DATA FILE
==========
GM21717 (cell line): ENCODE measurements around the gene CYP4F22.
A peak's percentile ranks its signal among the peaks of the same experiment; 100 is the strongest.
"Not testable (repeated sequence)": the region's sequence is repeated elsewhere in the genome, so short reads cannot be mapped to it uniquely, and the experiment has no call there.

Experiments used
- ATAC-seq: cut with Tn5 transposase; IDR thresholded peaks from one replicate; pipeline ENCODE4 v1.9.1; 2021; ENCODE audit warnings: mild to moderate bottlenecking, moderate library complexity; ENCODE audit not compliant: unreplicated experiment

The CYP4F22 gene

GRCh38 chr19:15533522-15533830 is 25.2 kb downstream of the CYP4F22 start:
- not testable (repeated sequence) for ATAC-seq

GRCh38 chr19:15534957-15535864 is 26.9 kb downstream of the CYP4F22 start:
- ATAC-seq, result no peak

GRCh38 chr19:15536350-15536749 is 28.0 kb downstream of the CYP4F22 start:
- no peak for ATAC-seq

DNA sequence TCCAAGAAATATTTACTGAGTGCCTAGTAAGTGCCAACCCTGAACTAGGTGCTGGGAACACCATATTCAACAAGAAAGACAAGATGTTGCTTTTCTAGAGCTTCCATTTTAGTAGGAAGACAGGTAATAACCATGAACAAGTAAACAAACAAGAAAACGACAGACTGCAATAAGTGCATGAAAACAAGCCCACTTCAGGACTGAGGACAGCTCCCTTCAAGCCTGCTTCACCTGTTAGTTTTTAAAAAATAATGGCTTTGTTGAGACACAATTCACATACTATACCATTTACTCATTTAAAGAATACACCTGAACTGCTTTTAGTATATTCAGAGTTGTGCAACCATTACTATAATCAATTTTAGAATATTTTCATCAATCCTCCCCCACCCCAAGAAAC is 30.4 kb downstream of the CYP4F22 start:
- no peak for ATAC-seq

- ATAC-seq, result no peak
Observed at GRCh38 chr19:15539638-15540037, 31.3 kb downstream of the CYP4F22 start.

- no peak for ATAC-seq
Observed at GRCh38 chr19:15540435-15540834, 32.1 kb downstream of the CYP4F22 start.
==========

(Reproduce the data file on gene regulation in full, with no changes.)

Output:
GM21717 (cell line): ENCODE measurements around the gene CYP4F22.
A peak's percentile ranks its signal among the peaks of the same experiment; 100 is the strongest.
"Not testable (repeated sequence)": the region's sequence is repeated elsewhere in the genome, so short reads cannot be mapped to it uniquely, and the experiment has no call there.

Experiments used
- ATAC-seq: cut with Tn5 transposase; IDR thresholded peaks from one replicate; pipeline ENCODE4 v1.9.1; 2021; ENCODE audit warnings: mild to moderate bottlenecking, moderate library complexity; ENCODE audit not compliant: unreplicated experiment

The CYP4F22 gene

GRCh38 chr19:15533522-15533830 is 25.2 kb downstream of the CYP4F22 start:
- not testable (repeated sequence) for ATAC-seq

GRCh38 chr19:15534957-15535864 is 26.9 kb downstream of the CYP4F22 start:
- ATAC-seq, result no peak

GRCh38 chr19:15536350-15536749 is 28.0 kb downstream of the CYP4F22 start:
- no peak for ATAC-seq

DNA sequence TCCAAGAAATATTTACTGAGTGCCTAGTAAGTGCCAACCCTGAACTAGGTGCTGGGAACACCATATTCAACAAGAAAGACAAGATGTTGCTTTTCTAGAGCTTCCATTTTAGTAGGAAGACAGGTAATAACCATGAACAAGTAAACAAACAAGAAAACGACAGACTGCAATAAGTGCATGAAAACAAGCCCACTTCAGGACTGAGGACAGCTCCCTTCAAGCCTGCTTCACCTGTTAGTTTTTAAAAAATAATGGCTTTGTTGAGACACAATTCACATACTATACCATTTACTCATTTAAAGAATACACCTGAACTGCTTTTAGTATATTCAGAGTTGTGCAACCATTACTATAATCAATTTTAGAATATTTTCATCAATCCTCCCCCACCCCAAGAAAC is 30.4 kb downstream of the CYP4F22 start:
- no peak for ATAC-seq

- ATAC-seq, result no peak
Observed at GRCh38 chr19:15539638-15540037, 31.3 kb downstream of the CYP4F22 start.

- no peak for ATAC-seq
Observed at GRCh38 chr19:15540435-15540834, 32.1 kb downstream of the CYP4F22 start.